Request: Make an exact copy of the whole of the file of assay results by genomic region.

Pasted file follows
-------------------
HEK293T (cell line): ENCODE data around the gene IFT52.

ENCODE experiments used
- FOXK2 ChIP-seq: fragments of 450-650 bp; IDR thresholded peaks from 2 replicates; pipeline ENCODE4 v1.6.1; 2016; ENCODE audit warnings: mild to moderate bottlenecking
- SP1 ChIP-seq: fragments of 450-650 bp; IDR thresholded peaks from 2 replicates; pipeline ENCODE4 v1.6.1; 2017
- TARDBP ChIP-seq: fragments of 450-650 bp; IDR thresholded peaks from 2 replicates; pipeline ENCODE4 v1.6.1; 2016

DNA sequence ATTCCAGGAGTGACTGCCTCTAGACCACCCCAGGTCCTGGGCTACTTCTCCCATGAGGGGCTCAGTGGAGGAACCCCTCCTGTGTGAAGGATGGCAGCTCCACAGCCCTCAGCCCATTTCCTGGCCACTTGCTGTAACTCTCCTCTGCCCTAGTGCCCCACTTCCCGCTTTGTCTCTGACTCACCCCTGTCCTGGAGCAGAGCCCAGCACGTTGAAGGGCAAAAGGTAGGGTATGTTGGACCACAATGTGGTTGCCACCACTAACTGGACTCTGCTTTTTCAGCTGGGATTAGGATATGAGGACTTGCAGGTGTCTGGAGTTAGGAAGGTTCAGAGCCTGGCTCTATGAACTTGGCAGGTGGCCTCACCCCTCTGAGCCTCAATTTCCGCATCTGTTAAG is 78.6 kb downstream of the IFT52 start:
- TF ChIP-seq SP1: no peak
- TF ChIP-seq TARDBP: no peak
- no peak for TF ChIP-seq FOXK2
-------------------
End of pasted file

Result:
HEK293T (cell line): ENCODE data around the gene IFT52.

ENCODE experiments used
- FOXK2 ChIP-seq: fragments of 450-650 bp; IDR thresholded peaks from 2 replicates; pipeline ENCODE4 v1.6.1; 2016; ENCODE audit warnings: mild to moderate bottlenecking
- SP1 ChIP-seq: fragments of 450-650 bp; IDR thresholded peaks from 2 replicates; pipeline ENCODE4 v1.6.1; 2017
- TARDBP ChIP-seq: fragments of 450-650 bp; IDR thresholded peaks from 2 replicates; pipeline ENCODE4 v1.6.1; 2016

DNA sequence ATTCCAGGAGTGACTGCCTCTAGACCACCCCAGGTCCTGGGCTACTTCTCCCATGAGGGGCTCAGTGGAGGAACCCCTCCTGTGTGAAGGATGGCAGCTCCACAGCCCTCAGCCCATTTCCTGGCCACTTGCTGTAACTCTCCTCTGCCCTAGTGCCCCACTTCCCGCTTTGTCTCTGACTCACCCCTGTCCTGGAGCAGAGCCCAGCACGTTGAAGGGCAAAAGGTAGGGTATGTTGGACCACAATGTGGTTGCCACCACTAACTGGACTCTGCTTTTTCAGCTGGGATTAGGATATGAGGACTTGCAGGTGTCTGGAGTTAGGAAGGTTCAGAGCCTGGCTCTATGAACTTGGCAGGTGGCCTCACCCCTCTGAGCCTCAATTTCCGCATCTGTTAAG is 78.6 kb downstream of the IFT52 start:
- TF ChIP-seq SP1: no peak
- TF ChIP-seq TARDBP: no peak
- no peak for TF ChIP-seq FOXK2